Ries Jansen: A War-Criminal Converted (1)

The following story comes from a collection compiled and translated by Gilbert Zekveld.  He was a dairy farmer from Lindsay, Ontario.  In his later retirement years, this godly widower spent most of his time translating edifying literature from Dutch into English.  I was privileged to know him as a friend and helped him with a bit of editing.  This story comes from “A Collection of True Life Stories,” most of which were taken from a Dutch book, Honingdroppels (Drops of Honey).  It’s a story of God’s grace for a wicked man, a Nazi collaborator whom many of our forefathers at one time feared and yes, even hated.

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The name of Ries Jansen was well-known in the Veluwe [a forested region in the middle of the Netherlands] during the winter of 1944-1945.  It was a name that inspired hate.  He was a hunter of men par excellence.

He was wounded in a shoot-out with the underground in Rotterdam.  However, he recovered and continued his lurid business on the Veluwe.

After the liberation of the Netherlands, he faced judgment in a criminal court.  His misdeeds were so heinous that he received the death sentence.  A subsequent request for pardon was refused.

One of his victims was a leader of the underground in the Alblasserwaard polder [in the province of South Holland].  When the mother of that victim read about Jansen’s sentence, she sent him a Bible and admonished him in a letter to seek refuge with the Lord.  What compassion when a mother whose son fell into the hands of that man can do such a thing.  It was an act richly blessed by the Lord.

Ries Jansen repented, not to escape punishment, but to be a witness of God’s love before the firing squad.  He repented to be a witness for the God who took this murderer home.

A certain Mr. Bomhof was an evangelist from Enschede and he was called upon to assist Ries Jansen in his final hours.  He tells the rest of the story:

“Sir, there is a telephone call for you from Arnhem.”  It was the director of the chapel.  He reported that Jansen would be executed next Friday, because his request for pardon was refused.  However, the man wanted to speak with me.

I did not sleep much that night.  The next day was difficult for me too.  Apart from two letters from the condemned man, he was absolutely unknown to me.  And what do you say to a man who only has one more day to live?  It did not appeal to me in any way.  But I had long known the words:  in the hour what you need to speak will be given to you.

After a while, I met Jansen in the waiting room.  He was small and now skinny, but still muscular and had dark hair.  His white face betrayed four years of waiting with no hope of respite.  But his step was sure and he looked me steadfastly in the eye.  He did not in any way look like a man about to be executed.

His hands rested on the table folded.  He looked me deep in the eye and I reciprocated.  Then I took both his hands, pulled towards me and said, “Early tomorrow you will travel to great glory.  I envy you.  Think of it, tomorrow you will be home with Jesus.”

Then he became glad also, and with a happy face he said, “Yes, sir, I also long much for the time they will lead me to the post.  Then, even though I am so unworthy, then I may see him.  I experienced that he forgave all my sins, that is now the faith I live by.  I have already made my peace with the post.  Jesus made it well.”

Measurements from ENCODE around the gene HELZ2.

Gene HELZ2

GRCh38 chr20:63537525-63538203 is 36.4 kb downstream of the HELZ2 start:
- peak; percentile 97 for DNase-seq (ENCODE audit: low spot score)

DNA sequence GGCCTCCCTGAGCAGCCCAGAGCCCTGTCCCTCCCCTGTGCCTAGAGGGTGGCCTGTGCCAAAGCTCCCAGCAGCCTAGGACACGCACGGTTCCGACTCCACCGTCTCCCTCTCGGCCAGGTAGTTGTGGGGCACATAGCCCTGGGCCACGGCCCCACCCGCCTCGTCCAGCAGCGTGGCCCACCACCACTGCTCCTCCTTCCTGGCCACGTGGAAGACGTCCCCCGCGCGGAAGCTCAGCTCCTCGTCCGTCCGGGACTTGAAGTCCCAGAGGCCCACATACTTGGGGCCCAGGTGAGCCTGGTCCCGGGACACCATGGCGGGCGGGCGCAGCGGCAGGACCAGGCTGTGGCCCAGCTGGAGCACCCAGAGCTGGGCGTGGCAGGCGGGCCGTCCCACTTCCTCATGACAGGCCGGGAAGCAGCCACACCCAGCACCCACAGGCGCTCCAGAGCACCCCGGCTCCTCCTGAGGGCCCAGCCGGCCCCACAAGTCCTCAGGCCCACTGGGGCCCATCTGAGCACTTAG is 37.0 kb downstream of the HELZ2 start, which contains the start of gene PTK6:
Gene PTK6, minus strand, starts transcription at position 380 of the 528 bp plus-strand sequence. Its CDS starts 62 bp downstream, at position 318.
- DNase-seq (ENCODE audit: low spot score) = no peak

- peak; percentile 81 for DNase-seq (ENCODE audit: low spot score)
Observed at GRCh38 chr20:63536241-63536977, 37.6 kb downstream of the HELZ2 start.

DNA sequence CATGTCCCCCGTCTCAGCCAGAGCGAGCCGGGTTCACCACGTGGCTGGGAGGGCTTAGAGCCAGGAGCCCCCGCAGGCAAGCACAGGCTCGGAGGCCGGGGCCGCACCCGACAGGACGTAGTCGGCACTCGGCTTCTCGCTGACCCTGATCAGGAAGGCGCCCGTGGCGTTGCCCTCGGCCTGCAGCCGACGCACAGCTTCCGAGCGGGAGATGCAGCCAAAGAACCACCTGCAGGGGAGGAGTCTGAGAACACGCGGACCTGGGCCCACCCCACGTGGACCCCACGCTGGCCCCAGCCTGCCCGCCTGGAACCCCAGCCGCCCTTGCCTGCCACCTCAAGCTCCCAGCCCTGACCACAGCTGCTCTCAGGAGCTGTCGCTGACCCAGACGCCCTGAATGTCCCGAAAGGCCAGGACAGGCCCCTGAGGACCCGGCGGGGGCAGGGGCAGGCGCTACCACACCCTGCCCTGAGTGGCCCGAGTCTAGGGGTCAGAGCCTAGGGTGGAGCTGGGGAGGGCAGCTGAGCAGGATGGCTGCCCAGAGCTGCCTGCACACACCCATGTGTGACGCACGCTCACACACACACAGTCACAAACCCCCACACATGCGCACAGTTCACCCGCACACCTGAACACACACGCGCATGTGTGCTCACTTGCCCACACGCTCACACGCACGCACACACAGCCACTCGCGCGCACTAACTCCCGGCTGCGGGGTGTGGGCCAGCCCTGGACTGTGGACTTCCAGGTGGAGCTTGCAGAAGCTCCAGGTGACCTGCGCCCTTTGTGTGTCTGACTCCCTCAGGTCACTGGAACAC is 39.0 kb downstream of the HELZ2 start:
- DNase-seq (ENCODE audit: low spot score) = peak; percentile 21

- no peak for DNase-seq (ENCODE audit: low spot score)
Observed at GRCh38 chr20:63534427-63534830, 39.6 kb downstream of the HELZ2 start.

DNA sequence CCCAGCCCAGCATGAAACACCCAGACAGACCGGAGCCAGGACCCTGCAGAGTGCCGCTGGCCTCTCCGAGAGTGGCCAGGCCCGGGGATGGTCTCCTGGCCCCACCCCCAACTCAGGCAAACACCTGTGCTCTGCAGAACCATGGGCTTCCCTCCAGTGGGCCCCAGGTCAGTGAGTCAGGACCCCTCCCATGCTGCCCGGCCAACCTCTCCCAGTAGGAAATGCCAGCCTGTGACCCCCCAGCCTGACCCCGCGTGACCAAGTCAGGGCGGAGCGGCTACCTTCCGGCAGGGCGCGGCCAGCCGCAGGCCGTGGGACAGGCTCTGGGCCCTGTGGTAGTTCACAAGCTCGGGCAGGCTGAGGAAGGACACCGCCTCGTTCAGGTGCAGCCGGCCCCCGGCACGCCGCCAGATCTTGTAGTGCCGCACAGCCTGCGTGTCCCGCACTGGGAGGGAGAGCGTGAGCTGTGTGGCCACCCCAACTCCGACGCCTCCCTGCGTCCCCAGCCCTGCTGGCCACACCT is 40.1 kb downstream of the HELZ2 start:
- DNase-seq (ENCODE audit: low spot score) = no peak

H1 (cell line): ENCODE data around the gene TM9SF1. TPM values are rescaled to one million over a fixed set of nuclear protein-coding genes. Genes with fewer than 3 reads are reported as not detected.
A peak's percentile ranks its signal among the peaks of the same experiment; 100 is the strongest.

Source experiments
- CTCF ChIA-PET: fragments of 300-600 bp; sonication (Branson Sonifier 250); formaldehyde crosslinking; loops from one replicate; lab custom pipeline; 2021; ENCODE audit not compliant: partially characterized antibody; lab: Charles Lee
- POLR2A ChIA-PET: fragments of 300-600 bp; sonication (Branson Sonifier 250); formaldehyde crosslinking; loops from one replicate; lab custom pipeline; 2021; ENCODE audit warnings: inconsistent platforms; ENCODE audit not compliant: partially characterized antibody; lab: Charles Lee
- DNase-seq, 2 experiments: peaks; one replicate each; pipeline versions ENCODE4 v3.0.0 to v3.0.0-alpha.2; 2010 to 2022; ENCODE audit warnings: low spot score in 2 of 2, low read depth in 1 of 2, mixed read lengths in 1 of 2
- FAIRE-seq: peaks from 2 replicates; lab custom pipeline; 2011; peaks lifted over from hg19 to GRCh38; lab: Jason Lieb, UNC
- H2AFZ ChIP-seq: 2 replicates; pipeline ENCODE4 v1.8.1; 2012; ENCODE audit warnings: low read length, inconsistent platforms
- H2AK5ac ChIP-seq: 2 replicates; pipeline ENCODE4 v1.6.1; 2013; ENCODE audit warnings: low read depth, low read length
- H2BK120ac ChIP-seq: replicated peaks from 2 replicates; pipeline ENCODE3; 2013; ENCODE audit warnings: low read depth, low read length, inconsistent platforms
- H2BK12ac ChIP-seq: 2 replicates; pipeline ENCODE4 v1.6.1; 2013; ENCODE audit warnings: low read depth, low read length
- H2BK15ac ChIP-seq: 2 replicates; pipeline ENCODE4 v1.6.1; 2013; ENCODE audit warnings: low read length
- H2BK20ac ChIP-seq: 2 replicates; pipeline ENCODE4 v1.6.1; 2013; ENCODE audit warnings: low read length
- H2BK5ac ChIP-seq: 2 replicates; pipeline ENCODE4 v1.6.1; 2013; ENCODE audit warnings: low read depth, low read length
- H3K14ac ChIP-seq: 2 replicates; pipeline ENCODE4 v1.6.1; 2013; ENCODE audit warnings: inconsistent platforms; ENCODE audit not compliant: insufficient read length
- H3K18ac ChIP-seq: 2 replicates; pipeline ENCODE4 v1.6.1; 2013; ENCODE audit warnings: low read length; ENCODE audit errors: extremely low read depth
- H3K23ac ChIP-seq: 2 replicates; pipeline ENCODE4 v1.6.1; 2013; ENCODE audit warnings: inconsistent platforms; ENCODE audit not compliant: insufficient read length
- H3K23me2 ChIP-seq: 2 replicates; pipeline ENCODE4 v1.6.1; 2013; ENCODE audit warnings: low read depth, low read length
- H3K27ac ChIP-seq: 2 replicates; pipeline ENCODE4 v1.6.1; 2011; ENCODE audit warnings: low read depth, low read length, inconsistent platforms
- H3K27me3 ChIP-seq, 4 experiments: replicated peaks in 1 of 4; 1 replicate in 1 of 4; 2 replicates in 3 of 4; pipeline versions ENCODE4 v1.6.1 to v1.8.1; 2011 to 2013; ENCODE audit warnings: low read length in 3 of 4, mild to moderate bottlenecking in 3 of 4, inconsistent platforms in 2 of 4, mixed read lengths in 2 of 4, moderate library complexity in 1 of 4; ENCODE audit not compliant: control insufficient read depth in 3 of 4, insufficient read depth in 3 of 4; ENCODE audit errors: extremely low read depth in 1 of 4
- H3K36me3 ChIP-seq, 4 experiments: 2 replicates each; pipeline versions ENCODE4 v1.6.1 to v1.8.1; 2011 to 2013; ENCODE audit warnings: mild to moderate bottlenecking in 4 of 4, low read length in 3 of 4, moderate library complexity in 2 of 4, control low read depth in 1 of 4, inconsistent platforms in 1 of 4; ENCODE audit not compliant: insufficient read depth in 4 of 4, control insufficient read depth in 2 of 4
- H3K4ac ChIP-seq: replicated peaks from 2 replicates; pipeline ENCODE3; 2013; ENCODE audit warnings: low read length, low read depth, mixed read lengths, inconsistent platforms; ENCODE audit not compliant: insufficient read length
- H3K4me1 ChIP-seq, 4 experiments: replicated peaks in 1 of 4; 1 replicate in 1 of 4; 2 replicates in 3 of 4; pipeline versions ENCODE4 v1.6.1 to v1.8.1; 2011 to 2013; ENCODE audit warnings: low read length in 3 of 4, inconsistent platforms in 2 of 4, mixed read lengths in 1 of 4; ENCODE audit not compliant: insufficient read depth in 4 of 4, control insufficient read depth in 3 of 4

But then he wept and said, “O, my sins make such a terrible separation between God and my soul.  My guilt is great, but I know that the Lord goes a way of justice with me.  The punishment is just, I deserve all of it.”  It became silent for a while.  Then he sighed and said, “Sir…”

I interrupted and said, “Call me brother, for we are one in Jesus.”

“Brother,” he continued, grateful, “but there is one more heavy load that burdens me.  I did not do a thing for Jesus, nothing…” and again he wept — “I go to him with empty hands.”  I told him, “Brother, take courage.  You don’t come with empty hands.  Your first letter was a great blessing in the place where I live.  Remember the thief on the cross.  After almost two thousand years he still speaks.  He has been a blessing to many.”

Then, suddenly, he was very happy.  His face literally shone.  The truth of the Bible verse, “Death, where is your sting?  Hell, where is your victory?” was sitting across from me on the other side of the table.  I had never before seen such a victory in the face of death.

When his wife arrived, he was composed.  He stood calmly.  He said, “My wife, be strong.  I am not afraid.  I am ready.  There is no more pain for me.  Yes, you will remain behind with the child, but the Lord will be with you.”

That afternoon we spoke some more.  His warm meal was getting cold.  I told him not to let his food get cold.  He ate like a hungry man.  Suddenly he said, “But did you eat?  Come on, let us share.”

Together we finished the meal of potatoes and beans.  Then we discussed Romans 8, his favourite Bible chapter.  “Yes,” he said, “the Bible from which you read was given me by a mother whose son I arrested.  When she read in the paper that I was sentenced to death, she bought a Bible and a hymnal.  She wrote and admonished me to take refuge in Jesus.  Her act brought me to Jesus’ feet.”  He presented this Bible (with an inscription) and the hymnal to his little daughter.

CLICK HERE FOR PART 2.

About Wes Bredenhof

Pastor of the Free Reformed Church, Launceston, Tasmania. View all posts by Wes Bredenhof

One response to “Ries Jansen: A War-Criminal Converted (1)

  • ethomasyoung

    I actually stepped from the computer for a moment, as tears begin to well-up in my eyes, while reading this. I am going to post the link to both of these on my blog.

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